Improving Urban Habitat Connectivity for Native Birds: Using Least-Cost Path Analyses to Design Urban Green Infrastructure Networks

MacKinnon, M
Pedersen Zari, M
Brown, DK
Item type
Journal Article
Degree name
Journal Title
Journal ISSN
Volume Title

Habitat loss and fragmentation are primary threats to biodiversity in urban areas. Least-cost path analyses are commonly used in ecology to identify and protect wildlife corridors and stepping-stone habitats that minimise the difficulty and risk for species dispersing across human-modified landscapes. However, they are rarely considered or used in the design of urban green infrastructure networks, particularly those that include building-integrated vegetation, such as green walls and green roofs. This study uses Linkage Mapper, an ArcGIS toolbox, to identify the least-cost paths for four native keystone birds (kererū, tūī, korimako, and hihi) in Wellington, New Zealand, to design a network of green roof corridors that ease native bird dispersal. The results identified 27 least-cost paths across the central city that connect existing native forest habitats. Creating 0.7 km2 of green roof corridors along these least-cost paths reduced cost-weighted distances by 8.5–9.3% for the kererū, tūī, and korimako, but there was only a 4.3% reduction for the hihi (a small forest bird). In urban areas with little ground-level space for green infrastructure, this study demonstrates how least-cost path analyses can inform the design of building-integrated vegetation networks and quantify their impacts on corridor quality for target species in cities.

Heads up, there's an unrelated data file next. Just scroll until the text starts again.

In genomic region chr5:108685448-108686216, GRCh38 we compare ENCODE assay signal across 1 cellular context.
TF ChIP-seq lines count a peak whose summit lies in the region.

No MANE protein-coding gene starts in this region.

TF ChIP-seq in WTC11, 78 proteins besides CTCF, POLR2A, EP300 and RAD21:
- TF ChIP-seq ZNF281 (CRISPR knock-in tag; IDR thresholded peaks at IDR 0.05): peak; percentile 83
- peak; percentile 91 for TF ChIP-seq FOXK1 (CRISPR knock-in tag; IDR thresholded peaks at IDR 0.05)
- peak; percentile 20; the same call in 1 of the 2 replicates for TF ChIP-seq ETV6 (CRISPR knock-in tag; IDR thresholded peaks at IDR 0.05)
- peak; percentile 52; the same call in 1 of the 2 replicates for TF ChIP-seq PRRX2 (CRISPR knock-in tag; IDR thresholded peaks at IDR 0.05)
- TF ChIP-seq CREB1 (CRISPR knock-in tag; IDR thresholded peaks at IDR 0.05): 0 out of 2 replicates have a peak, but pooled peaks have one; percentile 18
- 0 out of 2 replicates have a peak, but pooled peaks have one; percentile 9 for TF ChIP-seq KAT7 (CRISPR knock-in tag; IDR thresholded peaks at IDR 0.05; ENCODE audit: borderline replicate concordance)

4101 Climate Change Impacts and Adaptation , 4102 Ecological Applications , 33 Built Environment and Design , 41 Environmental Sciences , 3301 Architecture , 15 Life on Land , 11 Sustainable Cities and Communities , 0502 Environmental Science and Management , 3301 Architecture , 3304 Urban and regional planning , 4104 Environmental management
Land, ISSN: 2073-445X (Print); 2073-445X (Online), MDPI AG, 12(7), 1456-1456. doi: 10.3390/land12071456
Rights statement
© 2023 by the authors. Licensee MDPI, Basel, Switzerland. This article is an open access article distributed under the terms and conditions of the Creative Commons Attribution (CC BY) license (